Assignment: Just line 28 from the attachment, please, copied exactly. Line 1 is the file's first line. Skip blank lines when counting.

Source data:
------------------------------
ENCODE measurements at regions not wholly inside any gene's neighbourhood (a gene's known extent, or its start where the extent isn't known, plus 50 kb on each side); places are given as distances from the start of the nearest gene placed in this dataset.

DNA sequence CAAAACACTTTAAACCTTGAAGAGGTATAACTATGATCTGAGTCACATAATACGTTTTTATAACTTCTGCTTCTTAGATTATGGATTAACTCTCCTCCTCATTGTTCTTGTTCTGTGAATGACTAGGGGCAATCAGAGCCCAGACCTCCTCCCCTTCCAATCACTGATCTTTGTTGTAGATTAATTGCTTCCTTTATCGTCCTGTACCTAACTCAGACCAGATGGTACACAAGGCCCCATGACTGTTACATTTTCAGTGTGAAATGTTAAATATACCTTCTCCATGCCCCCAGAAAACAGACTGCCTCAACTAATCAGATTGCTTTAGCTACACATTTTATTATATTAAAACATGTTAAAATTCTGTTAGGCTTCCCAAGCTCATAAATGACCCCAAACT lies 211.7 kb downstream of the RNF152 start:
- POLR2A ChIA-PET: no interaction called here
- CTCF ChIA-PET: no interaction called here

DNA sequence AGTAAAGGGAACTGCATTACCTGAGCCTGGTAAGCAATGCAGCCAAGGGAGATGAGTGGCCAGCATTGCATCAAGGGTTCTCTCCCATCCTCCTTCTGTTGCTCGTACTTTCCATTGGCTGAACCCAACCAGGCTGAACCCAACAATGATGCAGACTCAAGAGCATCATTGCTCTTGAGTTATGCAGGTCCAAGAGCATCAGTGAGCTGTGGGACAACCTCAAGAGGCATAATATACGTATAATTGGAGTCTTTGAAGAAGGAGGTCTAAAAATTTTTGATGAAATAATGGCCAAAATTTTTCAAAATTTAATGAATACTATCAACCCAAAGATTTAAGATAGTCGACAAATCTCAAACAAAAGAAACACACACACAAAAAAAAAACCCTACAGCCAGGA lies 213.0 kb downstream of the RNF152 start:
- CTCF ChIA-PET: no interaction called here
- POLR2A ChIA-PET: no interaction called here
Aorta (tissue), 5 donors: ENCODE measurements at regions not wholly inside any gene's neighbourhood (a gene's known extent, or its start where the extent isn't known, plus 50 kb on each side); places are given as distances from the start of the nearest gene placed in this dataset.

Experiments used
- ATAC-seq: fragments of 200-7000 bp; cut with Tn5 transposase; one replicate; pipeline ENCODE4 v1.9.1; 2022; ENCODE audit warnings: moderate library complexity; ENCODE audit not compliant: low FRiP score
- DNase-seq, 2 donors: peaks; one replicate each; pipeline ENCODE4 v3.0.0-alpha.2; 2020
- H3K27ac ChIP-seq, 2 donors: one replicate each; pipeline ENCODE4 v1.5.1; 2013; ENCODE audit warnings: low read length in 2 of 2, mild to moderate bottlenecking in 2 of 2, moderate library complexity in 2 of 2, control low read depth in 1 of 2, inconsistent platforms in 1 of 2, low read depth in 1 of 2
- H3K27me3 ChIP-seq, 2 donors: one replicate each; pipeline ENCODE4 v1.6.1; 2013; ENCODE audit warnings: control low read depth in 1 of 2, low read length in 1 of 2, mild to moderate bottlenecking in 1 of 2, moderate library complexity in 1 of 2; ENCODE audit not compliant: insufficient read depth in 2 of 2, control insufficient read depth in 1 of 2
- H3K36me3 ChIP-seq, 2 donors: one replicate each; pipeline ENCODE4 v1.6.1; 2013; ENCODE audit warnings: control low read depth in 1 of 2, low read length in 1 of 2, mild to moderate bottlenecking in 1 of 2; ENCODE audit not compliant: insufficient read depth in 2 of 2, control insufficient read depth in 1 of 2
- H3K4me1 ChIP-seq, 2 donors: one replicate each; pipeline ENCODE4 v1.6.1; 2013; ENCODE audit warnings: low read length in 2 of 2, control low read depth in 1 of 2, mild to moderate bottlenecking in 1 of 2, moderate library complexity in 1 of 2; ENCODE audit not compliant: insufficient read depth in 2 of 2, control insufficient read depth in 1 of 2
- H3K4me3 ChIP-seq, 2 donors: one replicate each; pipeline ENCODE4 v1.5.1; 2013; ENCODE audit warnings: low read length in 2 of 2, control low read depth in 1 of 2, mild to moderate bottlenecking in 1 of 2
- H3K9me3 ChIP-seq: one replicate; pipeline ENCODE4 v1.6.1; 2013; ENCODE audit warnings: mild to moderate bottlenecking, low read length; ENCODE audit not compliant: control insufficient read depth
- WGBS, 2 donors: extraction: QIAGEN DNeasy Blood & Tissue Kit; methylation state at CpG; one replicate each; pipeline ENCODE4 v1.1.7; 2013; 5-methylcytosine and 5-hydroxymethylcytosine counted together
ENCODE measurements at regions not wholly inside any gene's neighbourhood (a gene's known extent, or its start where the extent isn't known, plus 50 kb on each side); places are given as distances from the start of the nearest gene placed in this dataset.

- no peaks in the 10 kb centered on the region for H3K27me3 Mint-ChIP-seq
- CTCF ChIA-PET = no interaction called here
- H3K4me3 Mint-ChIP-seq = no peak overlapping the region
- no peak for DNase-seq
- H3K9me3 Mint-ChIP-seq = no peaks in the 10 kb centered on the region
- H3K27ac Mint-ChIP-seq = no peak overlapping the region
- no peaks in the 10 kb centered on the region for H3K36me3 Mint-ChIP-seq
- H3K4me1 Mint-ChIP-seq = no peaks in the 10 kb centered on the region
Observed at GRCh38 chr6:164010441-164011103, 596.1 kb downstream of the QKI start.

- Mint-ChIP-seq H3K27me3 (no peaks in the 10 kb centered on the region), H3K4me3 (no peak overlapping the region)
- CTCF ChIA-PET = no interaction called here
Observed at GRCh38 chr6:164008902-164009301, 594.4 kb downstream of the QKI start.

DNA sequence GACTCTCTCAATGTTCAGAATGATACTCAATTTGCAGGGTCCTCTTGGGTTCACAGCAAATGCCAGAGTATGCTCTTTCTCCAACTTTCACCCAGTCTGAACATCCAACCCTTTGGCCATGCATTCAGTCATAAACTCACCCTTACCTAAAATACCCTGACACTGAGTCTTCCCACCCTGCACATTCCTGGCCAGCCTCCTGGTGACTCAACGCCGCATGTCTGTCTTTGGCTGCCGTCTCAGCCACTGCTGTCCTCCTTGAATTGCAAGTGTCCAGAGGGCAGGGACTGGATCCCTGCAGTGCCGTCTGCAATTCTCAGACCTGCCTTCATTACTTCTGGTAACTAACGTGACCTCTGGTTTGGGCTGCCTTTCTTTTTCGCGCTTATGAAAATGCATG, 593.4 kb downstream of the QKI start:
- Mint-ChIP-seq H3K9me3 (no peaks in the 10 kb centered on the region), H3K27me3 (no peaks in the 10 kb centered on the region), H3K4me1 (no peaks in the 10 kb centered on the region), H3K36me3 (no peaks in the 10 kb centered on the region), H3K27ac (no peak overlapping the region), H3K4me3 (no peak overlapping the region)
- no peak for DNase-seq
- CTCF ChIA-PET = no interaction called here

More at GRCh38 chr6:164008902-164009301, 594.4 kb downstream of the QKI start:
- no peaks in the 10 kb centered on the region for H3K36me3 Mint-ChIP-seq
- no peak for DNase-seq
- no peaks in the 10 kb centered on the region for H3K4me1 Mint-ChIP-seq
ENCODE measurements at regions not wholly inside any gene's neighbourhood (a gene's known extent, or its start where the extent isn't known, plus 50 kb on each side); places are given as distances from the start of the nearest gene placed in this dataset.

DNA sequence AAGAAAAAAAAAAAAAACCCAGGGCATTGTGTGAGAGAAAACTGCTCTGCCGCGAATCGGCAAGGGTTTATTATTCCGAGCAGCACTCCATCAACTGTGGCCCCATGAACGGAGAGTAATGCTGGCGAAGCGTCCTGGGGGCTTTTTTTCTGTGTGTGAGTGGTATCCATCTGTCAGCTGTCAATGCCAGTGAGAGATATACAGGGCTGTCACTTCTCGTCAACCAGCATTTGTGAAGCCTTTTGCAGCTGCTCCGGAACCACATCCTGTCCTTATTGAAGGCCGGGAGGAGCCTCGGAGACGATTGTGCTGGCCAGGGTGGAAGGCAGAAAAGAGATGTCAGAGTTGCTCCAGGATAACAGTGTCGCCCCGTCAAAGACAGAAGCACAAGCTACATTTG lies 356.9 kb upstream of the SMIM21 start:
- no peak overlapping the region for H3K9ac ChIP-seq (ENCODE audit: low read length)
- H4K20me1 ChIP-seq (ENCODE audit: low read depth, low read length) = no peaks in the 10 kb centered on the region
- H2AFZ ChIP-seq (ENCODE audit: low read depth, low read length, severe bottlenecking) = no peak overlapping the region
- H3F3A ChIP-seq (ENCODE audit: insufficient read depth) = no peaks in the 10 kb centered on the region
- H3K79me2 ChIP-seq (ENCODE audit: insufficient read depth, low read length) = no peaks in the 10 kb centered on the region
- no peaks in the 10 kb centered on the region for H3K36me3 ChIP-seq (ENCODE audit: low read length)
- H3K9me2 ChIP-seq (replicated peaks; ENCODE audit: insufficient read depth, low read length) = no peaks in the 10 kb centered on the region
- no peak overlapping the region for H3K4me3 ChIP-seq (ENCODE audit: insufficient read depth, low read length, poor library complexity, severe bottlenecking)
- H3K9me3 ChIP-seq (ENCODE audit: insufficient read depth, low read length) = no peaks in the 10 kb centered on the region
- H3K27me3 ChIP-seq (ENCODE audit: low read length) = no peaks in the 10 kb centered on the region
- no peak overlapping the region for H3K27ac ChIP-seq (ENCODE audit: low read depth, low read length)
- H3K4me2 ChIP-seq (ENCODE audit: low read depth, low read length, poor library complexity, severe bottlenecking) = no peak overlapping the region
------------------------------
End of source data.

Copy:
Observed at GRCh38 chr6:164010441-164011103, 596.1 kb downstream of the QKI start.